What makes these districts ‘models’? This project is an exercise in health systems strengthening – so it is ultimately the district governments and district health units that are responsible for implementing quality improvements, best practices, and innovations. State governments and NRHM offices have a big role to play in driving innovations at district, and providing additional funding when it’s necessary. The Model Districts team provides strategic guidance, research support and technical assistance, and champions policy reform or additional funding at state and national level. The Model Districts project team is housed at the Columbia Global Center | South Asia in Mumbai (inaugurated in September 2010), the Earth Institute in NYC, and will soon have team members at the district level.
What are the ultimate goals of Model Districts? There are several levels to what we want to accomplish.
First, we want to see improved health outcomes for mothers and children – by 2015, we aim to demonstrate lower rates of maternal, peri/neonatal, infant, and child mortality. To get there, we want (among many things) more women receiving quality antenatal care and having safe deliveries, fewer low birthweight babies, better newborn care, improved nutrition for children, more timely care for children suffering from illness, and improved coverage of preventative measures like immunizations and nutritional supplementation. To get there, we need to focus on the gaps in health system management, delivery, oversight, and data-driven decision-making that impact the coverage and uptake of health services.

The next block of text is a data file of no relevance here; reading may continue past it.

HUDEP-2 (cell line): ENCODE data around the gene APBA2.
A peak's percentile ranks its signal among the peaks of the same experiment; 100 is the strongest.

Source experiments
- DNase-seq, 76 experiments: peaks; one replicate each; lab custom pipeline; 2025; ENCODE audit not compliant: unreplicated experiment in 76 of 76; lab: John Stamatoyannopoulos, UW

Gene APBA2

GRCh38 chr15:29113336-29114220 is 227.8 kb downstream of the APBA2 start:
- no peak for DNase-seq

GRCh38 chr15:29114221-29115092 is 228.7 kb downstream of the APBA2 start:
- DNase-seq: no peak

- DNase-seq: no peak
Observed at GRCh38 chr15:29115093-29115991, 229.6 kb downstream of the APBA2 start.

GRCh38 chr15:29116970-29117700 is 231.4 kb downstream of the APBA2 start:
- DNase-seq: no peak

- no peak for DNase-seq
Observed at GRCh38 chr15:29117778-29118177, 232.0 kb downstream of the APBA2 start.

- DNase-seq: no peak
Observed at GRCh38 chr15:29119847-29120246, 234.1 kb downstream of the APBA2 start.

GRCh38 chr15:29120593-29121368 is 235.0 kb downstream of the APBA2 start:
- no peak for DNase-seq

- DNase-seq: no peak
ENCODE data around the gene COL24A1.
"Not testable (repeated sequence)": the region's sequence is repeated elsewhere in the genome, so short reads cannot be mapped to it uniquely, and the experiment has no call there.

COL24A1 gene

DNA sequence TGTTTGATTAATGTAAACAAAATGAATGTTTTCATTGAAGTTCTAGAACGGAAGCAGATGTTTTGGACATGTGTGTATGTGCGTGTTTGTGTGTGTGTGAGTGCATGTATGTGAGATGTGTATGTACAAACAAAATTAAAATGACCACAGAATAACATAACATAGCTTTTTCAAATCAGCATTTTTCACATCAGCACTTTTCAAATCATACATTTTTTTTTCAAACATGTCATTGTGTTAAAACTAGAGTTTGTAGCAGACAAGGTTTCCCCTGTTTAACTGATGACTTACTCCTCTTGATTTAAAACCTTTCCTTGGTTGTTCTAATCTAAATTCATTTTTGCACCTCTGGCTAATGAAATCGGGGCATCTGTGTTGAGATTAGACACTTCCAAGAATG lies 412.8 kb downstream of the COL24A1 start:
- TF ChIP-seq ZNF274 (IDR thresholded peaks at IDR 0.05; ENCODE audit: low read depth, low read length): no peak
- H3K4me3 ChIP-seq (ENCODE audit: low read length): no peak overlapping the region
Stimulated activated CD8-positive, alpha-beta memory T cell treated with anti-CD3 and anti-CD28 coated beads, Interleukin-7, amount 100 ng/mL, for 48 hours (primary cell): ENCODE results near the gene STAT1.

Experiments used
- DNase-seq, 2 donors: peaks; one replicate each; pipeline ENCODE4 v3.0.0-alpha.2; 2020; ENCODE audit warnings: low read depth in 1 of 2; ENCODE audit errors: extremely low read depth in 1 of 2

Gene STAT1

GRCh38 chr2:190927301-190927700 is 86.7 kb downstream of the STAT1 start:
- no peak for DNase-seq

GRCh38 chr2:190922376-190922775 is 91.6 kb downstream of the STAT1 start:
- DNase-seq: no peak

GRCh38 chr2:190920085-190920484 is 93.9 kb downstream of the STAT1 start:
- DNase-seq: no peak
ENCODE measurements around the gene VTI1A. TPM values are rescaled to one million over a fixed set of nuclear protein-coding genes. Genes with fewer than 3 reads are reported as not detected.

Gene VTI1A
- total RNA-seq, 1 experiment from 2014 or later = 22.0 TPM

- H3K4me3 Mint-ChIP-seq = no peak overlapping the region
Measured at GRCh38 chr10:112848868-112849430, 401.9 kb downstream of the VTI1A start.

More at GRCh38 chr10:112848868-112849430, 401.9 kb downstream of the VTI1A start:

Second, we want to serve as a learning site for our districts, states, regions, and ultimately, all of India. As a collaboration with the MOHFW, a major focus of our project is to share what we have learned – results, challenges, impact, facilitating factors – between our sites, and with government officials so that we can advise on making NRHM an efficient, high quality public health mission. Part of sharing our lessons learned is with the public, so we look forward to further discussing the project and Indian health context on this blog – stay tuned.
The Model Districts project is generously funded by the IKEA Foundation.